Bringing in Texas pumas in the mid-’90s reduced Florida panther inbreeding and increased the panther’s genetic diversity threefold, researchers found after sequencing the panther’s genome.
The Florida panther (Puma concolor coryi) population had been so small — only about 20 to 30 individuals — a couple decades ago that inbreeding resulted in genetic defects including undescended testicles, heart defects and other diseases.
“In the mid-’90s, genetic data showed Texas pumas were very, very similar,” said Bob Fitak, an assistant professor in the University of Central Florida’s Department of Biology and a study co-author. “They released Texas individuals into Florida to increase genetic variation.”
This process, called, genetic rescue, is now used for endangered species across the planet, and with genomic sequencing, researchers “can now look at what the effects of genetic rescue were across the entire genome,” he said.
In the study published in G3: Genes, Genomes, Genetics, Alexander Ochoa, a postdoctoral research associate at The Ohio State University, led a team that collected blood samples from 10 individuals, including Florida panthers, Texas pumas (Puma concolor) and puma-panther offspring.
They found genetic variation tripled with the breeding of Florida and Texas pumas, with the population now up to between 120 and 230 individuals, with decreasing inbreeding defects. “It’s not a surprise that there was an increase,” Fitak said. “Initial genetic work in the 1990s suggested this would happen. But we also didn’t know the exact magnitude. It’s not a massive surprise, but at least we know what that value is now.”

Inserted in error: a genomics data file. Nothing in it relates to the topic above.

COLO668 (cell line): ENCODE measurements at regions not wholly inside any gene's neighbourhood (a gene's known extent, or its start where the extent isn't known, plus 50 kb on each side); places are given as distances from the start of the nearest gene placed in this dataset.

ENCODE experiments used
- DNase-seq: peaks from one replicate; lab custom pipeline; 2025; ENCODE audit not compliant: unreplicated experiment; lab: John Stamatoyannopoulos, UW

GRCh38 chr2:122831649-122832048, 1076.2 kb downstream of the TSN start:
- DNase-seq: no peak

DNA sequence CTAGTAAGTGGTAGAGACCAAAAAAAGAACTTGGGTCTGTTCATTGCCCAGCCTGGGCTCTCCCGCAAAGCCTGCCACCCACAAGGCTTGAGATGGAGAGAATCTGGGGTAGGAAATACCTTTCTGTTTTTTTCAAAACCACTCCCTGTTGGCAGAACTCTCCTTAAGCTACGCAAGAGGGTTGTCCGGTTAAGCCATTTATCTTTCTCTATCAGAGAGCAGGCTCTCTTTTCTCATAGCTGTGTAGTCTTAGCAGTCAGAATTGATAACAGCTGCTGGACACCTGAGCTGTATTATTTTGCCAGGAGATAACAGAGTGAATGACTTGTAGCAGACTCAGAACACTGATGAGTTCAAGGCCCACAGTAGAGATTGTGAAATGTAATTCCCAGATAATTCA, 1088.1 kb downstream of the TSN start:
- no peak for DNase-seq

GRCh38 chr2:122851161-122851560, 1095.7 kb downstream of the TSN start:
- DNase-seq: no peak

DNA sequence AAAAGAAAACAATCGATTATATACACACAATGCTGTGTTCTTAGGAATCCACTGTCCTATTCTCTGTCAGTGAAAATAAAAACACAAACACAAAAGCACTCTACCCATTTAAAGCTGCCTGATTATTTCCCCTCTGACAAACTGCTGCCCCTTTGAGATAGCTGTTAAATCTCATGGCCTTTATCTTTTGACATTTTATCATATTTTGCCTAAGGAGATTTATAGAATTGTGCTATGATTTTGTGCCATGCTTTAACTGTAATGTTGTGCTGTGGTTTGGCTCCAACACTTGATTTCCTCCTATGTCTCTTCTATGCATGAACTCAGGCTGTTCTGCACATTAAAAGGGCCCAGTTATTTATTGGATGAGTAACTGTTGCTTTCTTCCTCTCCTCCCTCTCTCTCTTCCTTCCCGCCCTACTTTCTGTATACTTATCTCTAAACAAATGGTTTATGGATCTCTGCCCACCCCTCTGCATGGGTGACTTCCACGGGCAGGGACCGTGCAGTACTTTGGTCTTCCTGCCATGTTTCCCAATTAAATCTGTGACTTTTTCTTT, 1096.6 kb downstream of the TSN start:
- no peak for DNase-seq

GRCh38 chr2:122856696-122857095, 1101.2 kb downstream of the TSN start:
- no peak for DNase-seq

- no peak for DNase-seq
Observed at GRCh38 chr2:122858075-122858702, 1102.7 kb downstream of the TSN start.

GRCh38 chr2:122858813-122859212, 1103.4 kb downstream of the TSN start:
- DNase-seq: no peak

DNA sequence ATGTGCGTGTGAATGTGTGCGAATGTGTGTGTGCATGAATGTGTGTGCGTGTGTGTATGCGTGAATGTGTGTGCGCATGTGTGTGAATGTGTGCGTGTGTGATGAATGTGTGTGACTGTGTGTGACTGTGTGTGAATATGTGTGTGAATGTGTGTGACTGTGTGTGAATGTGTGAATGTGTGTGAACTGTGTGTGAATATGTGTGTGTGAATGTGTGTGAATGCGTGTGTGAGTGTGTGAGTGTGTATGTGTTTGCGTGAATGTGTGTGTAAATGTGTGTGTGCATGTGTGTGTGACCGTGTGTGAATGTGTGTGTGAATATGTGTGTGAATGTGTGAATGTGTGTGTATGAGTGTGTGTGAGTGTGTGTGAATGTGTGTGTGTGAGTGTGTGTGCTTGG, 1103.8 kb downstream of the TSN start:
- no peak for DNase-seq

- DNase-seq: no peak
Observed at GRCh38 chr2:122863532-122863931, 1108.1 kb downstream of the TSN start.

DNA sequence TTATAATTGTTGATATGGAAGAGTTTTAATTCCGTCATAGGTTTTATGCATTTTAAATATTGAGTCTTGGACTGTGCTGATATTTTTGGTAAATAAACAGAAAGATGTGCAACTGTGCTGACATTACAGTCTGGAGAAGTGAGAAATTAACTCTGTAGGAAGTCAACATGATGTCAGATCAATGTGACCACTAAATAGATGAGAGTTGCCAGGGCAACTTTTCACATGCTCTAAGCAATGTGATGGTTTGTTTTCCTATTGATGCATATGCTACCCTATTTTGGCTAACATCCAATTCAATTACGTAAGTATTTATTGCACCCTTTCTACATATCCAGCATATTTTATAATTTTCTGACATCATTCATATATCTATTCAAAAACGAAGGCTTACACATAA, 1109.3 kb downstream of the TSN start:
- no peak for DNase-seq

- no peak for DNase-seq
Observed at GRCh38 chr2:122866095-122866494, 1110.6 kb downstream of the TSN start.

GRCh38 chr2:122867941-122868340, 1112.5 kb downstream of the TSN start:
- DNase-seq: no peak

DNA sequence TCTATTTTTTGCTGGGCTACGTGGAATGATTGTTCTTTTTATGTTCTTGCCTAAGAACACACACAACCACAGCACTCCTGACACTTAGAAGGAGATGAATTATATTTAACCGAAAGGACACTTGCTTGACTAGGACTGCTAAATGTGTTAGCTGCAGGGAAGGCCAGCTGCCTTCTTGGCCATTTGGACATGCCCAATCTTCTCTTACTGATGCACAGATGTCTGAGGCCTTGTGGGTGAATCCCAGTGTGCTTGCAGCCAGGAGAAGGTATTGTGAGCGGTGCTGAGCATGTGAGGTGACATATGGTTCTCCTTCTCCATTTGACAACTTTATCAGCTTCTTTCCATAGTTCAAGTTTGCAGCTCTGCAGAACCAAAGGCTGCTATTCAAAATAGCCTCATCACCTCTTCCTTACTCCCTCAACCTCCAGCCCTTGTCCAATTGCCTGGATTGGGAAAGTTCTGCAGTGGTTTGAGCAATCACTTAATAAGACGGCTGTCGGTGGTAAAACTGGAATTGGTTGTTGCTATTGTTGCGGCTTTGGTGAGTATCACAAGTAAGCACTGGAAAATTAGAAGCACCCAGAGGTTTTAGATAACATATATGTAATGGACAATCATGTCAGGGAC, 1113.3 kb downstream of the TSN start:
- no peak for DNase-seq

The team also found that panthers generally seemed to have lost some of their olfactory, or smell, receptors. But at the same time, they likely selected for increased ability of senses like vision.
The researchers hope to eventually determine which parts of the genome came from the Texas population and which came from the Florida panthers. “We want to try to find the exact genetic variants associated with those traits causing problems in the inbred population,” he said. “We can then see how the influx from the Texas population helped mitigate that.”
Fitak said this information could be helpful for other species going through genetic rescue as well.
“These effects happen in highly inbred species across the tree of life,” he said. “With Florida panthers, we want to see if our results can be extrapolated to other species.”
|Dana Kobilinsky is associate editor at The Wildlife Society. Contact her at firstname.lastname@example.org with any questions or comments about her article. You can follow her on Twitter at @DanaKobi.|
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